So elusive, in fact, that the southern bog lemming (Synaptomys cooperi) is listed as a species of greatest conservation need in the northeastern states – mainly because scientists struggle to find and track these rodents. [Read more…] about Southern Bog Lemmings
International Bat Day is a great time to appreciate New York’s nine bat species.
When spring temperatures become warm enough, bats will leave their hibernation sites and may be seen flying in search of insects. Unfortunately, many species of bats, including little brown bats, have faced severe population declines due to White-nose Syndrome. [Read more…] about International Bat Appreciation Day is Sunday
After some sniffing, she led the way several feet upslope, stopping at a rotting log which bridged the air between two boulders. [Read more…] about Bobcat Caches: Fascinating and Occasionally Grisly
The gray squirrel is a common member of New York State’s wildlife community.
This bushy-tailed rodent ranks among the most frequently seen creatures, especially if a few individuals in the neighborhood are maintaining bird feeders. Yet, as common as this skilled aerialist may appear, the gray squirrel is not as widely distributed throughout the Adirondack Park as it might seem. [Read more…] about The Gray Squirrel in the Adirondacks
Now is a great time to search for winter tracks or other animal signs visible in the snow. It can be fun to be a detective and figure out what animals have been walking through your yard or across a trail. [Read more…] about Look for Wildlife Tracks in Winter
Have you ever seen a river otter in New York? Prior to the 1990s, river otters were absent from most of Central and Western New York.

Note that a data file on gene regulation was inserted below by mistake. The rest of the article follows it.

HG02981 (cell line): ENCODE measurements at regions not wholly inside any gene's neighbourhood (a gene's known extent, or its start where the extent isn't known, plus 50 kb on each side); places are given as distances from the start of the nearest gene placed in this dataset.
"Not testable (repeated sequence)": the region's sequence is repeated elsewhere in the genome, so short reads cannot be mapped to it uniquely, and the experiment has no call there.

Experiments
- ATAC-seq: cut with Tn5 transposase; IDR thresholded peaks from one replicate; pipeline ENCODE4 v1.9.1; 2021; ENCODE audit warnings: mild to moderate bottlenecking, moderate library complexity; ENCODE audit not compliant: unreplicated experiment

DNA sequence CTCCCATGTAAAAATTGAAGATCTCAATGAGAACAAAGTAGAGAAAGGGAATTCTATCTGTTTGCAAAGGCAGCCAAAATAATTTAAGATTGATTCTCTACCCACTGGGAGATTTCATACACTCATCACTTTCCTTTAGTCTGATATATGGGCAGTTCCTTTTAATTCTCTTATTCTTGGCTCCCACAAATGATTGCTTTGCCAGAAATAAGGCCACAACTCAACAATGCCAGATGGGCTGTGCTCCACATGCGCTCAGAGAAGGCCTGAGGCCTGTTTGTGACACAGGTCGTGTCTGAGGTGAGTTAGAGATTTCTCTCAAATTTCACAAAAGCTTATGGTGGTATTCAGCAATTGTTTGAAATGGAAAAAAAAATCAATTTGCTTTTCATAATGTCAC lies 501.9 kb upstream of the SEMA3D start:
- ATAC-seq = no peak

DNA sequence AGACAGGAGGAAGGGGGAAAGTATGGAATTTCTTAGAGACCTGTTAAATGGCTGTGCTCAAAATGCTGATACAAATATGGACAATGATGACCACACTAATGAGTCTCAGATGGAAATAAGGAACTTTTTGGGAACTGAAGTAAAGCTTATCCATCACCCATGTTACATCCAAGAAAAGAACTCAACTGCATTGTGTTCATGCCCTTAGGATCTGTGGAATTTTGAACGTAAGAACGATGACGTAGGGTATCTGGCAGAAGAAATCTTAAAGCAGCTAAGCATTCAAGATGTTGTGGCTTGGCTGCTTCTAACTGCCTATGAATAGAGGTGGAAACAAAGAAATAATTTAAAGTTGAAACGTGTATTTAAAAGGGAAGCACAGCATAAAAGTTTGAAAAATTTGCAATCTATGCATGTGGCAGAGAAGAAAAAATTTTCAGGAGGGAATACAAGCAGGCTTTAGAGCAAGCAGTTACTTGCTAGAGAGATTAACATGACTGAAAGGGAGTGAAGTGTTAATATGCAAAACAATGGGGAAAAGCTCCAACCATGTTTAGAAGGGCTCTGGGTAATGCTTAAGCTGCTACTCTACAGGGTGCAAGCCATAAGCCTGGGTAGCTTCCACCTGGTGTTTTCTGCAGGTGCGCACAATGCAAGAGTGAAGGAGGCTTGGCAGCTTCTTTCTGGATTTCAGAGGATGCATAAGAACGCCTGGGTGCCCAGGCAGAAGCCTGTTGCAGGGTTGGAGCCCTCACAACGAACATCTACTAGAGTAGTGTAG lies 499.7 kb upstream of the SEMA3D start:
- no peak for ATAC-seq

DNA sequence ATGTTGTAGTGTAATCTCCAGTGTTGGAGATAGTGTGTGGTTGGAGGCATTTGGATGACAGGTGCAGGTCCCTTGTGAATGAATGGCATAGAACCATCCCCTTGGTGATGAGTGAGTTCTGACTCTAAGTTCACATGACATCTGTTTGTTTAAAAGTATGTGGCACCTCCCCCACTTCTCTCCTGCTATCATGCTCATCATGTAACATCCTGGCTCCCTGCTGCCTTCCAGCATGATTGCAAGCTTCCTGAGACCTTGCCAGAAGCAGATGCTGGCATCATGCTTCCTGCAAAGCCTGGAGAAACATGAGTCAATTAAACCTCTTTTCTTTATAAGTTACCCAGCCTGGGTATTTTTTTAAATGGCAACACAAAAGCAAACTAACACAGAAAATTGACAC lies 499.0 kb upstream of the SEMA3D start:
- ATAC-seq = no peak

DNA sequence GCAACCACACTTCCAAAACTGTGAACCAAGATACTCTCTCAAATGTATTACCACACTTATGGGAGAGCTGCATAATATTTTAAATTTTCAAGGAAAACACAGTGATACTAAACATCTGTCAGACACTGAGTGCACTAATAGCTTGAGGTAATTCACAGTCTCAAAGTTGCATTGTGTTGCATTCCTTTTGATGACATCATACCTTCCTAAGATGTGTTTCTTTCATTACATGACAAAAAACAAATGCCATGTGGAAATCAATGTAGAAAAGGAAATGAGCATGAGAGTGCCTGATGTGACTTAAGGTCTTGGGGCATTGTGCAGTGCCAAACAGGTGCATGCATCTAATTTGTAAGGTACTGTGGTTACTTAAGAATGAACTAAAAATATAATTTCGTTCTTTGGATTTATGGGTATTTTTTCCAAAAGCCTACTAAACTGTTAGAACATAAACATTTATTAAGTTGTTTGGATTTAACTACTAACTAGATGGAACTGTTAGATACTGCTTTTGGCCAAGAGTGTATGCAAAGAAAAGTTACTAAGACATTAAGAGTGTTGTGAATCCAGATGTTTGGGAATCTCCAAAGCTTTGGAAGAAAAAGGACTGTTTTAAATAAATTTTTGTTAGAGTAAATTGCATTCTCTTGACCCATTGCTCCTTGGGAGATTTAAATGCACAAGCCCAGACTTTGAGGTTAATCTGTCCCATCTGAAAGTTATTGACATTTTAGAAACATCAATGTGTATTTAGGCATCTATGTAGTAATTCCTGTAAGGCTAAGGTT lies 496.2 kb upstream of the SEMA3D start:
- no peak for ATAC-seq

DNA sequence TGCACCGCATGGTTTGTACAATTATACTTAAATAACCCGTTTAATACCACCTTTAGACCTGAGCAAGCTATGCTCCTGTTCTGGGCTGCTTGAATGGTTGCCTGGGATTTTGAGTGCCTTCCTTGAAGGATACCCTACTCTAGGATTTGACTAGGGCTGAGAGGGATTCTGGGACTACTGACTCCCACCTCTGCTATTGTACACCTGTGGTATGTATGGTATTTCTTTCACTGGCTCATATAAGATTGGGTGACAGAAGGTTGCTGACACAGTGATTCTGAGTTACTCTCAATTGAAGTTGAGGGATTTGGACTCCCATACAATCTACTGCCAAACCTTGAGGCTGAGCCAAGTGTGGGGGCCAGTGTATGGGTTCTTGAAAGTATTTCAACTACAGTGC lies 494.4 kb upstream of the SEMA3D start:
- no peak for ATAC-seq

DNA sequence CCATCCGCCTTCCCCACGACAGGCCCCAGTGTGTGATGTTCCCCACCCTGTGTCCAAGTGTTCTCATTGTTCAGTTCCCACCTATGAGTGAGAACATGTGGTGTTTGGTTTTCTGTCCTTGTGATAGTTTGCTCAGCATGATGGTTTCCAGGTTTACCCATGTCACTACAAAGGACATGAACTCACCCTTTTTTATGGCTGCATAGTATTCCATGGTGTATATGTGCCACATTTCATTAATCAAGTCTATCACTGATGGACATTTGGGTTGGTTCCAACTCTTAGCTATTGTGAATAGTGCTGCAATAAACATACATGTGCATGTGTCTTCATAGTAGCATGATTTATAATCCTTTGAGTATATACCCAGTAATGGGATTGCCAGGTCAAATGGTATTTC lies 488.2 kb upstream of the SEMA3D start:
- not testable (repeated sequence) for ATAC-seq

That all changed between 1995–2001, when DEC worked with trappers and other groups to reintroduce 279 otter to 16 different sites in those parts of the state. [Read more…] about River Otter Surveys Underway
In November, I was making soup to stock the freezer when I looked out my kitchen window and spotted a red squirrel rustling through the leaves in search of acorns. Both of us were preparing for harder days ahead – me for an upcoming hip replacement surgery, the squirrel for the approaching snowy season.
What other animals, I wondered, were preparing for winter – and how? [Read more…] about Live Caches of Moles and Shrews
In 1565, the Spanish settled 600 soldiers and civilians at St. Augustine, Florida. In 1607, the English established their first settlement in North America at Jamestown, Virginia, but after a series of floods, Jamestown was abandoned in 1699. Today Jamestown is a national park and archaeological site.
In 1602, the States General of The Netherlands granted a charter to a powerful group of Dutch merchants creating the Dutch East India Company and giving them the exclusive right to develop and conduct trade with the markets in the Far East which included the Spice Islands and China. Soon, these merchants began bringing exotic silk, clothing, ceramics, teas and spices back to the Netherlands. In their travels, the Dutch ship captains discovered the continent of Australia and named it “New Holland.” [Read more…] about Henry Hudson & The Founding of Albany
I tell him that if he could pull back the earth like a blanket and peek in, he might see a small, mousey ball of white, black, and yellowy-orange fur curled tightly inside a nest of dried grasses and dead leaves.
A long, sparsely-furred tail would be coiled like a thin ribbon around this little package: a woodland jumping mouse, whose pre-hibernation diet consists largely of truffles. [Read more…] about Woodland Jumping Mice are Truffle Specialists
Years ago, I visited two Vermont caves in winter to help biologists count hibernating bats. After descending through a hole into the first cave, I immediately noticed that it was much warmer than above ground. The cave was also more humid, and I could hear the steady drip of water.
We walked quietly into the darkness and shone our lights at the cave roof. Bats hung upside down singly and in clusters, wings wrapped around furry bodies and feet clinging to the ceiling. These bats would spend the entire winter immobile, except for brief periods of arousal, when they might change position in the cave. [Read more…] about Bats Prepare for Winter